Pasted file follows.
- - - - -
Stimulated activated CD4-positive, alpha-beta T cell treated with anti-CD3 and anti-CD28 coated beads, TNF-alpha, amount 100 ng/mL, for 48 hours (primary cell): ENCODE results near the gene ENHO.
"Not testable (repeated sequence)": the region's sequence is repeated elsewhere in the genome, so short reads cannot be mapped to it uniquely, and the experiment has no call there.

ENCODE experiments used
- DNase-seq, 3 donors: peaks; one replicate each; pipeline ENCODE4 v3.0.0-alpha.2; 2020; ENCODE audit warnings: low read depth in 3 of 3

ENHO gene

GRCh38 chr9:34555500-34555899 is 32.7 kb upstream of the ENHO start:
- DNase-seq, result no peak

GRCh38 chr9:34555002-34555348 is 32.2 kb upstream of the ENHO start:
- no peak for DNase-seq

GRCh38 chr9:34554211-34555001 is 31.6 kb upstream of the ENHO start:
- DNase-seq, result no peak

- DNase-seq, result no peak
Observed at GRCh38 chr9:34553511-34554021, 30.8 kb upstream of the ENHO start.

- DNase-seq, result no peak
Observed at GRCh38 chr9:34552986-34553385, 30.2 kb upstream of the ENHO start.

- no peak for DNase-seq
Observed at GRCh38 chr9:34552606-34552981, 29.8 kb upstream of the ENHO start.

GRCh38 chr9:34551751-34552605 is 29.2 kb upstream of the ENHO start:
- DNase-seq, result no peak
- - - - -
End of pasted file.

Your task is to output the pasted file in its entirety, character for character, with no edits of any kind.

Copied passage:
Stimulated activated CD4-positive, alpha-beta T cell treated with anti-CD3 and anti-CD28 coated beads, TNF-alpha, amount 100 ng/mL, for 48 hours (primary cell): ENCODE results near the gene ENHO.
"Not testable (repeated sequence)": the region's sequence is repeated elsewhere in the genome, so short reads cannot be mapped to it uniquely, and the experiment has no call there.

ENCODE experiments used
- DNase-seq, 3 donors: peaks; one replicate each; pipeline ENCODE4 v3.0.0-alpha.2; 2020; ENCODE audit warnings: low read depth in 3 of 3

ENHO gene

GRCh38 chr9:34555500-34555899 is 32.7 kb upstream of the ENHO start:
- DNase-seq, result no peak

GRCh38 chr9:34555002-34555348 is 32.2 kb upstream of the ENHO start:
- no peak for DNase-seq

GRCh38 chr9:34554211-34555001 is 31.6 kb upstream of the ENHO start:
- DNase-seq, result no peak

- DNase-seq, result no peak
Observed at GRCh38 chr9:34553511-34554021, 30.8 kb upstream of the ENHO start.

- DNase-seq, result no peak
Observed at GRCh38 chr9:34552986-34553385, 30.2 kb upstream of the ENHO start.

- no peak for DNase-seq
Observed at GRCh38 chr9:34552606-34552981, 29.8 kb upstream of the ENHO start.

GRCh38 chr9:34551751-34552605 is 29.2 kb upstream of the ENHO start:
- DNase-seq, result no peak